I don't quite manage this. Following the recipe I set in cutting off the fat from the individual joints of meat. Discarding all the excess fat from the oxtails takes longer than I anticipated. It's a slightly tough cut of meat, and I ended up cutting some corners, as it were, and leaving more of the fat on than I should have, for flavor I told myself.

They finally make it in the oven for the initial cooking time at 4:45. I took a break, opened up the bottles of wine and didn't drink too much of it.

5:25 pm
Back in action pouring in the braising liquid and herbs, back in the oven at 5:30, only running 15 minutes late.

6:00 pm
I take the mashed potatoes out of the refrigerator to come to room temperature before reheating them

7:30 pm
I start getting anxious that the oxtails are not quite fall-off-the-bone-tender yet. I need at least 20 minutes to reduce the cooking liquid to make the sauce. I put the mashed potatoes on the stove and slowly reheat them, at the same time, trying to move my desk into the kitchen to serve as a table extension because my tiny dining table will not fit 8 around. While my back is turned the potatoes start to brown at little - my first real misstep.

7:50 pm
I cut my losses and take the oxtails out of the oven and start reducing the sauce. Sadly my sauce never makes it on the table; it takes much too long to reduce sufficiently and everyone votes to start eating before I can finish it. The oxtails were still delicious, if a little tough to eat, with some fat still encasing them. My second real misstep, even though technically I left the fat on before the first misstep, this is where the less-than-desirable result shows up.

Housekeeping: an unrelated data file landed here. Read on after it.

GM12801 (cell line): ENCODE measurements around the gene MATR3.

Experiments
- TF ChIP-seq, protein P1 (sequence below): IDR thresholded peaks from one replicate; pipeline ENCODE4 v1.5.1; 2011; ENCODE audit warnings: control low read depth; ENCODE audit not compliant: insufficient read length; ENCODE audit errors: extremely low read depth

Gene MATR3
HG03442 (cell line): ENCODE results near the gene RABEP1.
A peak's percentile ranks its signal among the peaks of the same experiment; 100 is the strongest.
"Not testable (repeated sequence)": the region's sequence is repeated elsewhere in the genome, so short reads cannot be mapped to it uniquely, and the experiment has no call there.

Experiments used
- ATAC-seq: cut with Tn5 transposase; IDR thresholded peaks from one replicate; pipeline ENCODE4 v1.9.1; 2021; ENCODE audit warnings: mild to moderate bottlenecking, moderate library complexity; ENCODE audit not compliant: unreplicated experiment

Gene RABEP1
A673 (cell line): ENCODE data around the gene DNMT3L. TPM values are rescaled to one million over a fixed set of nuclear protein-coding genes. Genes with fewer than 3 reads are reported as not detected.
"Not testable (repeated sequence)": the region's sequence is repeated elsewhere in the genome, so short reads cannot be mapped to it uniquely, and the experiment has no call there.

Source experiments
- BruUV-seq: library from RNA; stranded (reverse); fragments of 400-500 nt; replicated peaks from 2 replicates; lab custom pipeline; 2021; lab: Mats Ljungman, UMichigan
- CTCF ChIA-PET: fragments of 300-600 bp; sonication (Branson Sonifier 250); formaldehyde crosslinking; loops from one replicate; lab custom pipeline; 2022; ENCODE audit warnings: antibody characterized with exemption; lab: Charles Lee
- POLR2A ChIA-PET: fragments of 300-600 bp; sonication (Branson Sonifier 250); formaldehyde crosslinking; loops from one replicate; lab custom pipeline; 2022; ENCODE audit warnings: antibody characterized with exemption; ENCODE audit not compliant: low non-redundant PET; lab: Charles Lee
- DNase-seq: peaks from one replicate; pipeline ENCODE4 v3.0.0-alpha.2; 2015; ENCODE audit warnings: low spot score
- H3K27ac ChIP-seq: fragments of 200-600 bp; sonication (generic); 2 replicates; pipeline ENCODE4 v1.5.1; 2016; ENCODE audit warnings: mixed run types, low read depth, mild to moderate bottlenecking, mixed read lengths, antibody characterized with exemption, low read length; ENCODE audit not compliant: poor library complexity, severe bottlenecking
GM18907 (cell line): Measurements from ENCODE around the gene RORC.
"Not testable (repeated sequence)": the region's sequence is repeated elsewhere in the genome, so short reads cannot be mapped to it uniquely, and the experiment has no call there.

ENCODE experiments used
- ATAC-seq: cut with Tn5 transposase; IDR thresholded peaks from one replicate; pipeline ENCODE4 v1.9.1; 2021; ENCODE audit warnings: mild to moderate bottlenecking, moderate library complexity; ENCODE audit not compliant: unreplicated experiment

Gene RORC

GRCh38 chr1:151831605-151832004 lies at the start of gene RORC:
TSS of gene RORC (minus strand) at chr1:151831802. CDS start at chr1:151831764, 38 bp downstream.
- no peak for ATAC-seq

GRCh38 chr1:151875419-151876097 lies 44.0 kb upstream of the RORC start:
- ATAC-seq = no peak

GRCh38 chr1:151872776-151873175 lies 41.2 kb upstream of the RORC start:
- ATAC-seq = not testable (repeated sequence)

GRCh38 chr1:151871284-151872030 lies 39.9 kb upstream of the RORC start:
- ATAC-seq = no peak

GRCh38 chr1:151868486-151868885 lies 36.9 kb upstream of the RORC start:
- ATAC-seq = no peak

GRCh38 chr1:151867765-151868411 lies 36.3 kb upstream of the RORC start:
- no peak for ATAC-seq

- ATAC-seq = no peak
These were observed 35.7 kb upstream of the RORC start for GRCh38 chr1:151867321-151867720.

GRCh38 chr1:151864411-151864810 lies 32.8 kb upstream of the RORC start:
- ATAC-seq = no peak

Everyone resorts to using their hands to eat the oxtails and - horror of horrors - someone asked for the salt and pepper for the mashed potatoes.

The answer to the question raised initially: I can, for the most part, put together dinner for 8 people. Things to work on for next time include doing all of my prep the night before, considering how difficult it might be to eat what I have on the menu, and budgeting more time than I think I need.

Tuesday, October 26, 2010

A Fast Fix for Fall

2 Gorgeous Green Granny smiths
Peel, core, slice and fry in a pan with
¼ stick Bubbling Butter, until Browned
Then throw in
1 tablespoon Dark, Delicious Demerera sugar
1 teaspoon Cinnamon, and Cook till Caramelized
remove from pan and serve with
1 stack Fluffy French toast
and top with
1 Sprinkling Slivered almonds
and drizzle with
1 tablespoon of Honey for some extra Happy
then Eat!

Monday, October 25, 2010

Butterbeer Cupcakes